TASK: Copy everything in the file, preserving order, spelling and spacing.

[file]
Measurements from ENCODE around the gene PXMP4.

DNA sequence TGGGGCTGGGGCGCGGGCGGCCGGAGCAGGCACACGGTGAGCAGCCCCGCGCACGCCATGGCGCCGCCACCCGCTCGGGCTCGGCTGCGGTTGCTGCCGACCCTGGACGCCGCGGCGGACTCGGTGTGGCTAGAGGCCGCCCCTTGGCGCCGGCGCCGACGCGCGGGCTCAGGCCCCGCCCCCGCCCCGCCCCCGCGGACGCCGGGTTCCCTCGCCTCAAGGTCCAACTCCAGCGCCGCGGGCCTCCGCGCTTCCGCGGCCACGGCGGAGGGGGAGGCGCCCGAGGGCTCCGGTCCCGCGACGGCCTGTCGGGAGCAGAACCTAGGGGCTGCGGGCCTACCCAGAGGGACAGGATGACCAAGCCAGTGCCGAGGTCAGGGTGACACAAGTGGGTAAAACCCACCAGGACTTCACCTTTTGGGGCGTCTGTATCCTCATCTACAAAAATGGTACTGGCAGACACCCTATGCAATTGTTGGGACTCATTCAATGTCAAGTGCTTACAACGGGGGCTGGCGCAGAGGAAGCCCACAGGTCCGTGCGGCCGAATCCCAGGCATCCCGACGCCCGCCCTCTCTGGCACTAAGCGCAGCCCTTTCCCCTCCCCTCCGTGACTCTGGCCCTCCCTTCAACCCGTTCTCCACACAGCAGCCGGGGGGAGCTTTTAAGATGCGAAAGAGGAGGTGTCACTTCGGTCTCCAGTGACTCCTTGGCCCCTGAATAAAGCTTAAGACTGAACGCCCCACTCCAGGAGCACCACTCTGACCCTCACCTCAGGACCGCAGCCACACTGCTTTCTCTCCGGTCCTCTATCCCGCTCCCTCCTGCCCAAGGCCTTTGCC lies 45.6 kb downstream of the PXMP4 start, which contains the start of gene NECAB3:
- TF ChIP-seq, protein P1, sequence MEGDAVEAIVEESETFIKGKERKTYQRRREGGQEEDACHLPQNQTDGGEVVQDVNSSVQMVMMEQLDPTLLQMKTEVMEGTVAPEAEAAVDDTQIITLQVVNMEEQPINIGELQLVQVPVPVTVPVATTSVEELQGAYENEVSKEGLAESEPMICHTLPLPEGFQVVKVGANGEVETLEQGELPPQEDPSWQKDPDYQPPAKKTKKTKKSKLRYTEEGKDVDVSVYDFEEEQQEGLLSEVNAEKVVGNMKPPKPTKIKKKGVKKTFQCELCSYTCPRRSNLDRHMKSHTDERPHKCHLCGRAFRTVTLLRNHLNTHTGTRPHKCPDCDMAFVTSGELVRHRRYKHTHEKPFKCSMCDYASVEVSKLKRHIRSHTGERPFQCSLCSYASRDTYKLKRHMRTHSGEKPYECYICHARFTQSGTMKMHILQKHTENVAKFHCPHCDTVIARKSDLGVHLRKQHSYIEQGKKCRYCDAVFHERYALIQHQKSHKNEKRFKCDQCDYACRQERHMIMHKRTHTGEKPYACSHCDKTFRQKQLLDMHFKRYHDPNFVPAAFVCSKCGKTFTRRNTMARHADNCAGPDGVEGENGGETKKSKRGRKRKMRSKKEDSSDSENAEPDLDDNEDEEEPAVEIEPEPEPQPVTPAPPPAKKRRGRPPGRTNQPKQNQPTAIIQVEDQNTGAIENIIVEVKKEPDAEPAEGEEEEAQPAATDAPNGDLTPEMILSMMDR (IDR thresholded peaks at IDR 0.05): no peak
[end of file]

Measurements from ENCODE around the gene PXMP4.

DNA sequence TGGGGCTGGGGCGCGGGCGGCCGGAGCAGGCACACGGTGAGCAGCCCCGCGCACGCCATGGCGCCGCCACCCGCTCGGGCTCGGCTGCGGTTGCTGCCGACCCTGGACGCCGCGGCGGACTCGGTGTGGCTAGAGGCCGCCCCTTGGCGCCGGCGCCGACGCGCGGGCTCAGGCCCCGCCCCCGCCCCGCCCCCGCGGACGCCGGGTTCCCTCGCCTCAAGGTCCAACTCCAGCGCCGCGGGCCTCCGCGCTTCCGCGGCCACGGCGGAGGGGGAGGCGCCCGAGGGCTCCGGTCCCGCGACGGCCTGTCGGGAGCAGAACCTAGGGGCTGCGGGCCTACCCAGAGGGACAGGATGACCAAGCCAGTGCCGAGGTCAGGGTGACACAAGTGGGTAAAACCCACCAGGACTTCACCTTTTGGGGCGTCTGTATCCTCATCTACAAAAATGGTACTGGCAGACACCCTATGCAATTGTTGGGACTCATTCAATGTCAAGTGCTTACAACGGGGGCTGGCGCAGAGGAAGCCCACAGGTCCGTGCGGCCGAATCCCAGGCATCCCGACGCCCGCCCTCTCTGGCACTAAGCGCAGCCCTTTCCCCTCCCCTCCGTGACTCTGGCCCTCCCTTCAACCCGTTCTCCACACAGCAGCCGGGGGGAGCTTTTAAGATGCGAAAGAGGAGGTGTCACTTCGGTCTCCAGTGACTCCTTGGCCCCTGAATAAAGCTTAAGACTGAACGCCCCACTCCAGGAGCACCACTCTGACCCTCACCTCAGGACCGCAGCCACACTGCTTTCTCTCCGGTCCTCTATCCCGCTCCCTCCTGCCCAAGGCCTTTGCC lies 45.6 kb downstream of the PXMP4 start, which contains the start of gene NECAB3:
- TF ChIP-seq, protein P1, sequence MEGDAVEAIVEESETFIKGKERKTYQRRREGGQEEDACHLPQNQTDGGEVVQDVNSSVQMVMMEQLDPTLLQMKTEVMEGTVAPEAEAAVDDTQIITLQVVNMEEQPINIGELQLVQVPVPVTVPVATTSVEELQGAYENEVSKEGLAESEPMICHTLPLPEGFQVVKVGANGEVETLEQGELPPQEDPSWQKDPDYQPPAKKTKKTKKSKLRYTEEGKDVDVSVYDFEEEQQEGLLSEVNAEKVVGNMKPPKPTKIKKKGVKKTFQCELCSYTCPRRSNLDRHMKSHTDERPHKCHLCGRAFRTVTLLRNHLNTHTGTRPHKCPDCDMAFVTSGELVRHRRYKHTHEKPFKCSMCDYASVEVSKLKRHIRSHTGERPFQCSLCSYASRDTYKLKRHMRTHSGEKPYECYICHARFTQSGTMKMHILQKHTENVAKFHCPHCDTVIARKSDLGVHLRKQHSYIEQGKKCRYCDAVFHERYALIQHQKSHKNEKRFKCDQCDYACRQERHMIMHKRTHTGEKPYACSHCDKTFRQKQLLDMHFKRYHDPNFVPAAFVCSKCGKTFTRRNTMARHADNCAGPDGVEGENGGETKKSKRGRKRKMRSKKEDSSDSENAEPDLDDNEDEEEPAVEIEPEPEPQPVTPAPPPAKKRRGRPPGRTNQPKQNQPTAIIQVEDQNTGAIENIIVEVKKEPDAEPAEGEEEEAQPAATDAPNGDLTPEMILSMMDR (IDR thresholded peaks at IDR 0.05): no peak